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Is Back to the Future Coming Back to Universal Studios?

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Back to the Future the Ride

Could a new Back to the Future Ride be on its way to Universal Studios?
Photo: Ryutaro Koma

Great Scott! We’ve traveled back to 1989, when rumors of a Back to the Future ride at Universal Studios Orlando were floating around. Only this is 2015 instead.

8 years after the original Back to the Future: The Ride was shut down, whispers of a new Back to the Future attraction have begun to emerge.

As Marty McFly would say, “This is heavy!”

Coaster Insanity recently issued a report saying a new Back to The Future roller coaster is in the first stages of development. The report states the information comes from creative mind Eddie Pollard.

Concept of the Back to the Future roller coaster, courtesy of Coaster InsanityPhoto: Coaster Insanity

Concept of the Back to the Future roller coaster, courtesy of Coaster Insanity
Photo: Coaster Insanity

The new ride is said to be a fully enclosed coaster created by Stengel Engineering, a coaster design firm that has designed more than 600 roller coasters. The DeLorean themed coaster train will launch off at 88 mph. After that, you’re going to see some serious “stuff!” Gotta watch the language.

Riders will put on VR headsets as iconic scenes from all three movies of the Back to the Future trilogy are put on display. The result is rumored to be masterfully immersive riding experience.

As amazing as the ride sounds, might it be as fake as the shark from Jaws 19?

Jaws 19

Alas, it’s 2015, and we only have 4 Jaws movies

There is evidence both supporting and opposing the rumor.

On one hand, there is no official statement about the ride from Universal as of yet. Additionally, there are no plans to remake Back to the Future, or make another sequel either. Yesterday, Robert Zemeckis, director of Back to the Future, told The Telegraph that no remake would be made as long as he was still alive. While a new King Kong attraction, Skull Island: Reign of Kong, is coming to Universal Studios Orlando, there is also a new King Kong film in the works to accompany the ride.

On the other hand, October 21, 2015, the future date that Marty McFly travels to in Back to the Future Part II, is quickly approaching. Rumors abound that a big announcement concerning the time travel franchise could be released by Universal Studios on that date. As for Universal Studios Hollywood, there is a long-standing rumor that a Back to the Future sequence could be added to the park’s Backlot Studio Tour.

More Back to the Future Trivia: How Jimmy Carter Nearly Ruined Back to the Future

This would not be the first time a Back to the Future roller coaster has been proposed. The original concept for Back to the Future: The Ride was indeed a coaster. However, according to the Totally Fun Company, a fast-paced coaster did not give the level of immersion that Steven Spielberg wanted, especially after George Lucas just got done rubbing the success of Disneyland’s new Star Tours ride in Spielberg’s face. And frankly, let’s be honest, the E.T. Adventure was not going to cut it.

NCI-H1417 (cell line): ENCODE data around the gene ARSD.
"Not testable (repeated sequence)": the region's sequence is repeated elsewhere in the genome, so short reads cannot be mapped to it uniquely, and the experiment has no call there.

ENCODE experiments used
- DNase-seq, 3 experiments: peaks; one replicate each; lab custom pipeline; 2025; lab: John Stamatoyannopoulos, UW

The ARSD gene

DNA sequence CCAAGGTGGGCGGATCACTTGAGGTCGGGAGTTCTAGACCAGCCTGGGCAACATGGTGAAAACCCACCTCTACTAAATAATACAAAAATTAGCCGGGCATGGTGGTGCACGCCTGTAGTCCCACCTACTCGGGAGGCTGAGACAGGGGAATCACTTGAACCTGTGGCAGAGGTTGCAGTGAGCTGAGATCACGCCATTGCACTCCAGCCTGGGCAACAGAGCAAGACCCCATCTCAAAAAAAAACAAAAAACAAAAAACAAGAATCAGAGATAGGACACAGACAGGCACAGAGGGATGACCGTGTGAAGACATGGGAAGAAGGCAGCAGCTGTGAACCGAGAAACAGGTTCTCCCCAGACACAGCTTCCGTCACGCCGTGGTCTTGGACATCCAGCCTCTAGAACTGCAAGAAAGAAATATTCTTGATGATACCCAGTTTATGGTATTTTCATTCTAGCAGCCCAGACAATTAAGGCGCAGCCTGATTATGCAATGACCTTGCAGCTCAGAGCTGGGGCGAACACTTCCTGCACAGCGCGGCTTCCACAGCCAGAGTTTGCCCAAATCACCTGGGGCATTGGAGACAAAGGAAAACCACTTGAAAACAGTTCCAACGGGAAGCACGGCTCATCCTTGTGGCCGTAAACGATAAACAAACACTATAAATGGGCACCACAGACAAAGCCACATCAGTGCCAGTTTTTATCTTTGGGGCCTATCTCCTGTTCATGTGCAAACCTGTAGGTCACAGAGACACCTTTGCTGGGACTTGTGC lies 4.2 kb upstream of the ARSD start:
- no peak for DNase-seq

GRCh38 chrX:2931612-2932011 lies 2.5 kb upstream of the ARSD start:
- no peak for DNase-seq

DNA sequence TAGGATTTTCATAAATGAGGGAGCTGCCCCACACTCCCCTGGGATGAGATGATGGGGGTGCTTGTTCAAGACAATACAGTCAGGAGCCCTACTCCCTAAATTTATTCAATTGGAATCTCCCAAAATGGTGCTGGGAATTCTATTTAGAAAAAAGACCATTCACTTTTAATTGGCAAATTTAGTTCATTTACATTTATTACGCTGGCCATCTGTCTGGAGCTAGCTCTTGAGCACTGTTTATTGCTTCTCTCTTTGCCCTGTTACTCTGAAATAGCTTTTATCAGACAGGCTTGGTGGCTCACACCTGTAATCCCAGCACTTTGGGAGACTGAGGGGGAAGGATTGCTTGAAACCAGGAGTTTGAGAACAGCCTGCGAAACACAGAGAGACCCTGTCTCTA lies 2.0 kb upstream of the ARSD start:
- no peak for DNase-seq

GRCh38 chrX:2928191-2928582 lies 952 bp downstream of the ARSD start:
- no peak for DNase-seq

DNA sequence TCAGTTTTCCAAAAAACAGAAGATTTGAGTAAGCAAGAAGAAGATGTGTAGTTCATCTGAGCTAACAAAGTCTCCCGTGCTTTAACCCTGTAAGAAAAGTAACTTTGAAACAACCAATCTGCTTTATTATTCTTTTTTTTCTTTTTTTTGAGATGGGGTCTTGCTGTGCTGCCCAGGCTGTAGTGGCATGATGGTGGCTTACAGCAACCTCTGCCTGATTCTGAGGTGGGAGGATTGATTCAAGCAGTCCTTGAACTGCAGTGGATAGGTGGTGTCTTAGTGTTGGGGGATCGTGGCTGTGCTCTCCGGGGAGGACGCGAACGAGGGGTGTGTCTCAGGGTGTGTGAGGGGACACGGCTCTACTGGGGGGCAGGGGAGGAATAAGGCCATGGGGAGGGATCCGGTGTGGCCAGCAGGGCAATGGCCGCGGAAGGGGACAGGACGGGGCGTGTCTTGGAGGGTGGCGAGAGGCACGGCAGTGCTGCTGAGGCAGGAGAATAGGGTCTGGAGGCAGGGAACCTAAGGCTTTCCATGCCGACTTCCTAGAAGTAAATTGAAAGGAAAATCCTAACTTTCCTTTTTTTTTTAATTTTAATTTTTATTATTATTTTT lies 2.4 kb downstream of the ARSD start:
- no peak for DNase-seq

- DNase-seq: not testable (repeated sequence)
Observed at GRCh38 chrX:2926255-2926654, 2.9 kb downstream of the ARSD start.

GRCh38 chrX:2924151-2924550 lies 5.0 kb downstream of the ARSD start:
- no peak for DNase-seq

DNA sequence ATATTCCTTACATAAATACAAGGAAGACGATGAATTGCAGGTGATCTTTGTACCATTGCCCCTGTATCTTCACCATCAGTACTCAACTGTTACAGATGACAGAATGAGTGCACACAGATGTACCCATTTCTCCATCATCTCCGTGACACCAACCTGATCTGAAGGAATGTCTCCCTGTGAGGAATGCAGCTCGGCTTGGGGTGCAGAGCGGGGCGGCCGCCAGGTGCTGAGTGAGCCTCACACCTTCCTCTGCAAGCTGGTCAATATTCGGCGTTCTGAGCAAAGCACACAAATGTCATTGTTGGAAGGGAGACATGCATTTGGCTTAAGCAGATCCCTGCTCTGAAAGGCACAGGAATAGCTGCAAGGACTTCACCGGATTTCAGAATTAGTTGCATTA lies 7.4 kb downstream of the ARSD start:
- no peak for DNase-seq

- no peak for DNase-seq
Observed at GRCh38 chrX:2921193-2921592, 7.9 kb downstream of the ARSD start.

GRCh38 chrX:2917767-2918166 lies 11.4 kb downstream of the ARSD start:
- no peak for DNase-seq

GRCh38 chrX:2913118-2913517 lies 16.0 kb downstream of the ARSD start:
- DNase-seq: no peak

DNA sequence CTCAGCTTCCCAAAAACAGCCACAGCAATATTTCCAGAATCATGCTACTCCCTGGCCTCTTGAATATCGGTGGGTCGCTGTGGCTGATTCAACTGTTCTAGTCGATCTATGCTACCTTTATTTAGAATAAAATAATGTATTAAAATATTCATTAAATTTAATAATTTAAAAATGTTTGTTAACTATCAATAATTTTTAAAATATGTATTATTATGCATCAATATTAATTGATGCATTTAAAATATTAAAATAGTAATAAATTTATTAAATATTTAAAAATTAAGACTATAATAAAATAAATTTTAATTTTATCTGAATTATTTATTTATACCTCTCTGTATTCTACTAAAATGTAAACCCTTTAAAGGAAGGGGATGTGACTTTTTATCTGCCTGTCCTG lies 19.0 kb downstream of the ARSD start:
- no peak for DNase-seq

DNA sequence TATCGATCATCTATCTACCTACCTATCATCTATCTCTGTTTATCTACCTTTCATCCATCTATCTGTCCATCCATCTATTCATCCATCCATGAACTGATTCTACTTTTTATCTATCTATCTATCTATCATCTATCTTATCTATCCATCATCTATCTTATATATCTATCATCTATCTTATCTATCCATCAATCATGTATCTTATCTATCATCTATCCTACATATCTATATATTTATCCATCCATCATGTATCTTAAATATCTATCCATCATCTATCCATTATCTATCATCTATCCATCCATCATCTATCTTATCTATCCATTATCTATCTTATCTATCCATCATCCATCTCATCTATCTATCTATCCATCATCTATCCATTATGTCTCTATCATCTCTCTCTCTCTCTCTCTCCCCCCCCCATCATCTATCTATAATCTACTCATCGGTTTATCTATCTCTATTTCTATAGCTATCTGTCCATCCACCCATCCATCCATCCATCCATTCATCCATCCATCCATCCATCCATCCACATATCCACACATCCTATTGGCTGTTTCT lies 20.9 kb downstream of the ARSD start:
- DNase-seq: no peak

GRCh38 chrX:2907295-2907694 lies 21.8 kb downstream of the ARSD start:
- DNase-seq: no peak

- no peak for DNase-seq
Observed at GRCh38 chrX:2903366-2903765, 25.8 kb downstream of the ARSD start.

E.T. Mushroom

Because who doesn’t remember the beloved giant mushroom monster from E.T. ?
Photo: TheCoasterViews

It was decided to make the ride a simulator instead. Using state-of-the-art motion simulator technology, the ride was able to create the illusion of traveling in a flying DeLorean. Christopher Lloyd even reprised his role as Dr. Emmett Brown, although Michael J. Fox was turned down the chance to reprise his role of Marty McFly again.

The ride opened at Universal Studios Orlando on May 2, 1991. A second version opened at Universal Studios Hollywood on June 12, 1993. The attraction was an instant success and became a park favorite.

Thanks to the folks at ThemeparkThrills, you can still take a virtual tour of the ride through video.

However, when Universal began developing a Simpsons-themed area, it needed a venue. Universal looked to the slightly outdated Back to the Future ride to serve as a base for the new ride to build off of. The Simpsons Ride uses similar motion simulator technology to Back to the Future: The Ride, only more refined.

Back to the Future Vehicles: “88 Miles Per Hour” Poster Highlights 88 Back to the Future Vehicles

Back to the Future: the Ride was closed at both the Florida and California locations in 2007. What followed was the usual outcry whenever any theme park ride, no matter how outdated, is closed.

Back to the Future fans still have the chance to experience the ride at Universal Studios Japan.

As October 21st approaches, we may yet hear more about a new Back to the Future roller coaster or attraction. If a new ride does emerge, just make sure you’re not too “chicken” to ride it!

News Source: Coaster Insanity, Behind the Thrills, The TelegraphTotally Fun Company